distribution of laboratory facilities, equipment, and supplies. In the final section we discuss laboratory safety, including attention to liability, standards of care for student safety, and current patterns of safety enforcement.


In response to growing enrollments and the deterioration of an older generation of buildings, school districts across the nation are involved in a wave of construction and renovation. A comprehensive survey conducted by the General Accounting Office in 1996 revealed that many existing school buildings were in need of reconstruction or renovation. At that time, one-third of schools across the nation needed either extensive renovation or reconstruction, while another third had at least one major structural flaw, such as a leaky roof, an outdated electrical system, or dysfunctional plumbing (U.S. General Accounting Office, 1996).

On average, public elementary and secondary schools across the nation are devoting an increasing share of their budgets—from 10 percent in 1989-1990 to 14 percent in 2002-2002—to capital investments (National Center for Education Statistics, 2004b). Trend data from an annual mail and telephone survey of school district chief business officers indicate that planned and completed school construction spending nearly doubled over the past decade, increasing from $10.7 billion in 1994 to $28.6 billion in 2003 (Agron, 2003). About 61 percent of these expenditures was for new construction, and 39 percent was for additions or renovations to existing buildings. Another recent survey found that spending on school construction projects to be completed in 2003 totaled $19.7 billion, with 64 percent of the total dedicated to new construction, 21 percent for additions to existing buildings, and 14 percent for renovations of existing structures (Abramson, 2004). Respondents to the second survey indicated that 41 percent of expenditures for projects to be completed in 2003 were for high schools.1 They indicated that 100 percent of new high schools and 92 percent of new middle schools would include science laboratories (Abramson, 2004). Laboratory facilities were included as part of additions to existing schools much less frequently (in about 18 percent of high school projects and 8 percent of middle school projects).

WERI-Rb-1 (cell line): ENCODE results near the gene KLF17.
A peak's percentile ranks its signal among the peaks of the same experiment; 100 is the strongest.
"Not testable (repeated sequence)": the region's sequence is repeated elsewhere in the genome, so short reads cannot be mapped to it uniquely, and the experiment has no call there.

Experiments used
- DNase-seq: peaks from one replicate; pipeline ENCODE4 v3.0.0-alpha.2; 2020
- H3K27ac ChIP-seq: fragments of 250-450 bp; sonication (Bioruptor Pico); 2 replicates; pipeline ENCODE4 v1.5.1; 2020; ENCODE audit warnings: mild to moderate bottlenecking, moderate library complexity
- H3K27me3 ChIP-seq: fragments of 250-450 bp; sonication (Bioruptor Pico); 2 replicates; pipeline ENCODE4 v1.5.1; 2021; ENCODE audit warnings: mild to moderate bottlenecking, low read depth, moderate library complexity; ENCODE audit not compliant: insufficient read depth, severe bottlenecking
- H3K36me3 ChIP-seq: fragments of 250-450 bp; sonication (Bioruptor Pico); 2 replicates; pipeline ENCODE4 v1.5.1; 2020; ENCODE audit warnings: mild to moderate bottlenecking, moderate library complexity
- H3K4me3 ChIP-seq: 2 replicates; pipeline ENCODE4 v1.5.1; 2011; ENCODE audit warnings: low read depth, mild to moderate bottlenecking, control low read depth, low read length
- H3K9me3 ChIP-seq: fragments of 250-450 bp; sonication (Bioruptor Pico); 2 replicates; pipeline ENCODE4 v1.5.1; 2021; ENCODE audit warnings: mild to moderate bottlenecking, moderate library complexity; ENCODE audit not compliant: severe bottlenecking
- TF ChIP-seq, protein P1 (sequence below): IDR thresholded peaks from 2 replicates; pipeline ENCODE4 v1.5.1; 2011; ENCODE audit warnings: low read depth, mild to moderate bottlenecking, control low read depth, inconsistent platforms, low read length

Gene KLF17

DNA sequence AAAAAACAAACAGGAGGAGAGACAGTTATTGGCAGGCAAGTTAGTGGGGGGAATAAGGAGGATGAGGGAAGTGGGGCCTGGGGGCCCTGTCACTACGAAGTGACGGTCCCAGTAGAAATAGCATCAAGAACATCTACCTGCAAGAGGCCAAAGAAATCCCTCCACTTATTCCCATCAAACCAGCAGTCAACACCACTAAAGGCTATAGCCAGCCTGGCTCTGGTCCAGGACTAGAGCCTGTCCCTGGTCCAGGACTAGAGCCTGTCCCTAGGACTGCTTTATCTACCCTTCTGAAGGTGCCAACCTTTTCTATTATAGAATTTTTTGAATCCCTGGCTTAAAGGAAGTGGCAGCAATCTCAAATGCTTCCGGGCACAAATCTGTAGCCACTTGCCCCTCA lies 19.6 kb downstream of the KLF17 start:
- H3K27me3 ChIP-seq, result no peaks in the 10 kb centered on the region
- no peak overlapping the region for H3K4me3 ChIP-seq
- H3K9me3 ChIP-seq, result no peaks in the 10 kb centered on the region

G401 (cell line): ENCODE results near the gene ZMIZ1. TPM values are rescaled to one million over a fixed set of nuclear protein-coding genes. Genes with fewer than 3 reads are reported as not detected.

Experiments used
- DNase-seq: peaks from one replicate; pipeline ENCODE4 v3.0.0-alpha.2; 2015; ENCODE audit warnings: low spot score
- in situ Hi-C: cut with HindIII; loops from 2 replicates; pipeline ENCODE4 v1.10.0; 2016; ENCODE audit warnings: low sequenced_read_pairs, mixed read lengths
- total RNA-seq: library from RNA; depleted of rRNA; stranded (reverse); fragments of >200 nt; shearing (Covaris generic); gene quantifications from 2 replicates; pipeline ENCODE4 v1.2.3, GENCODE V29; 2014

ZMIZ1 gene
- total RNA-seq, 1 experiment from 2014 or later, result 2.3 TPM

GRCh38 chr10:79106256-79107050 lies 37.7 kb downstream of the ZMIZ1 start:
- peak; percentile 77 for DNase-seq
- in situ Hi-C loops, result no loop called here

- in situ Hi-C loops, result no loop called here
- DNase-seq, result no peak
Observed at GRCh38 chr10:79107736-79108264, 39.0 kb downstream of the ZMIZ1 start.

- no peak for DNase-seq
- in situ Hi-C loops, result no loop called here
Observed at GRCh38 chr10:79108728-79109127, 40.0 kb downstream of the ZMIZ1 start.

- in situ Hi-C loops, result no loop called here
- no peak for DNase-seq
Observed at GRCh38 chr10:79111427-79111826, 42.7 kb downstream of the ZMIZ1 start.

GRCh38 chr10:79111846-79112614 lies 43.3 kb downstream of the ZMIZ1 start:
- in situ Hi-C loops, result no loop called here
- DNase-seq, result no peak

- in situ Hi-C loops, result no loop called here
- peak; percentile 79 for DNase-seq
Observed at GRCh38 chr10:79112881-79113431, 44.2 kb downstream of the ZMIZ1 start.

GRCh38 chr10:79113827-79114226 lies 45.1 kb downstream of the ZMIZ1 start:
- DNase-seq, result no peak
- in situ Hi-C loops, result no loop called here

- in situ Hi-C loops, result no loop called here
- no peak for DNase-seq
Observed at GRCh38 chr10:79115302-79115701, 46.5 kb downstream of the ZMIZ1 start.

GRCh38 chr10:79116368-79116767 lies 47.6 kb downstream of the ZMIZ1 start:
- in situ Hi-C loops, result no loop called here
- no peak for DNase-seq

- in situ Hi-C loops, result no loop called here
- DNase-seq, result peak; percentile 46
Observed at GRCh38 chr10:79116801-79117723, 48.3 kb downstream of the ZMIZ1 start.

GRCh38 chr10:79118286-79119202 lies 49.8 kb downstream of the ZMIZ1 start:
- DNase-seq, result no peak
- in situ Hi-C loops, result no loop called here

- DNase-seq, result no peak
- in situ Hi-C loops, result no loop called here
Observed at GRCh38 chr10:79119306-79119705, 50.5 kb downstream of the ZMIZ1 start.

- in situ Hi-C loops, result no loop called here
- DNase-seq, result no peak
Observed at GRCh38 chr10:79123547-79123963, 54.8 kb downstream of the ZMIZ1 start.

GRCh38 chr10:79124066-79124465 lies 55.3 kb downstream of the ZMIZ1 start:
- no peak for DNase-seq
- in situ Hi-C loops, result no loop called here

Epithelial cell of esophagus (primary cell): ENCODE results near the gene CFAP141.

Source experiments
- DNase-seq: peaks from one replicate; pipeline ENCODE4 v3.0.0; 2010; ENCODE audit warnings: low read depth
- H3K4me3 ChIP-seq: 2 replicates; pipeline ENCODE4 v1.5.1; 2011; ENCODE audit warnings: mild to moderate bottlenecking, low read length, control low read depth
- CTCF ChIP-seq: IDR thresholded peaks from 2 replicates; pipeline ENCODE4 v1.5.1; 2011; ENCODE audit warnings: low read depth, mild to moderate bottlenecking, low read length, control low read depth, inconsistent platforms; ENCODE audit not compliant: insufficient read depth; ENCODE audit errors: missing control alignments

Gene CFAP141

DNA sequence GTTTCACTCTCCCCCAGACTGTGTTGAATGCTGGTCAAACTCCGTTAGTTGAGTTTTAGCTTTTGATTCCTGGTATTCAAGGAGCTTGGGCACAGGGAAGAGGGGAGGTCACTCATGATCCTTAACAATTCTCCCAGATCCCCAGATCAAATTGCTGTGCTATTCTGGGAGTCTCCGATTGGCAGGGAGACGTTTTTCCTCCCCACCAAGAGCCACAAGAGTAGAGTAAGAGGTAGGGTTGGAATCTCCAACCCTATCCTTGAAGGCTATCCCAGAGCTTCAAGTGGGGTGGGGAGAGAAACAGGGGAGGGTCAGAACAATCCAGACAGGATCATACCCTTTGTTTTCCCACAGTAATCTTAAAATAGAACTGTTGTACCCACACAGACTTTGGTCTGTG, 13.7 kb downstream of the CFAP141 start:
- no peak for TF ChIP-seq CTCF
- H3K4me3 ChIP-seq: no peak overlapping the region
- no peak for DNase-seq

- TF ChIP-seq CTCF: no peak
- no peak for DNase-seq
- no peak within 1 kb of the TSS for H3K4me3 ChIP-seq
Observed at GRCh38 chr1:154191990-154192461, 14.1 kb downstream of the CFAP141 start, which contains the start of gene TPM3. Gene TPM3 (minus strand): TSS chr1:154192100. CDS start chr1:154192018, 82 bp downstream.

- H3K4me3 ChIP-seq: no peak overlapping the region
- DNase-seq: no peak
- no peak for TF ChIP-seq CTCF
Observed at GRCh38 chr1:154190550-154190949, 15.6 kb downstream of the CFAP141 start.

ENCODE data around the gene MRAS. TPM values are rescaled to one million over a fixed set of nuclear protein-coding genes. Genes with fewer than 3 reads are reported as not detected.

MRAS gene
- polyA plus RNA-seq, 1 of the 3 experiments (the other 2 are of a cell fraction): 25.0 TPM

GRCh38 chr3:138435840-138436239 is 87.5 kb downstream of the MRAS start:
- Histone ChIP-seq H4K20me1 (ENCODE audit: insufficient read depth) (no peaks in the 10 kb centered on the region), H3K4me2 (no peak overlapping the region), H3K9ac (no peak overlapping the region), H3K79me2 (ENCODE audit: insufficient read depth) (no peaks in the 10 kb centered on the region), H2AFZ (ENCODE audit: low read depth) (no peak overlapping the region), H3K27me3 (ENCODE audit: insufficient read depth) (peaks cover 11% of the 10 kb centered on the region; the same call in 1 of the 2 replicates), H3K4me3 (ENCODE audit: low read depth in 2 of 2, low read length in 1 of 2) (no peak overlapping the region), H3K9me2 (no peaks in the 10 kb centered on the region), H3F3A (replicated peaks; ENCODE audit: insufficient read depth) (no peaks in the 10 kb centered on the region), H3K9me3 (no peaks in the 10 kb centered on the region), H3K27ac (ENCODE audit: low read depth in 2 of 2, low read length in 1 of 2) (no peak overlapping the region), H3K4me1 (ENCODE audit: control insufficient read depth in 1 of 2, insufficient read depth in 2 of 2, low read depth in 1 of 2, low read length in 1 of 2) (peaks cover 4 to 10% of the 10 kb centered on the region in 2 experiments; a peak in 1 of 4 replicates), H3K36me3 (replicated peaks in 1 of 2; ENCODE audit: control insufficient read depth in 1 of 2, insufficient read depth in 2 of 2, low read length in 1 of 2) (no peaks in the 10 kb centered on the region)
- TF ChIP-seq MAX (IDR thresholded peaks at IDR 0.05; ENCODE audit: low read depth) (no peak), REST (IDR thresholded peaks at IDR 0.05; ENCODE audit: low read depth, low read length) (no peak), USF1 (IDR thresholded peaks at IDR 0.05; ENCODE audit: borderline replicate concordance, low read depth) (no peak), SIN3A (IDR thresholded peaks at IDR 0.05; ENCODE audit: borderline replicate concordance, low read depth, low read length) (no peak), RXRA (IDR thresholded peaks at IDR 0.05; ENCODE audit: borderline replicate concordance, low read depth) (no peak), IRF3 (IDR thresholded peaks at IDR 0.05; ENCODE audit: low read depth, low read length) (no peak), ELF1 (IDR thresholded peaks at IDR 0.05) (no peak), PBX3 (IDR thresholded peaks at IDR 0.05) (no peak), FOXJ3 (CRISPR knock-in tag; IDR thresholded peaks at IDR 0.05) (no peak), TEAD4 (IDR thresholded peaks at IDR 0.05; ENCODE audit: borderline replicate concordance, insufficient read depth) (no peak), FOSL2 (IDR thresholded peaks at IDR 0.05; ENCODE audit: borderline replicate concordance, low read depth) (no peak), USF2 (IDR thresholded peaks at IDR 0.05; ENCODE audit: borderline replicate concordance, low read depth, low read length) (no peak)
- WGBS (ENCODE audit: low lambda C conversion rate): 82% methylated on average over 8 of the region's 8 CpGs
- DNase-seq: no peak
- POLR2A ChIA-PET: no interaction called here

Laboratory Design and Student Learning

Specialized space for carrying out laboratory experiences can be incorporated into the initial design of a school or added or enhanced through


Neither survey provides information on sampling design or response rate.

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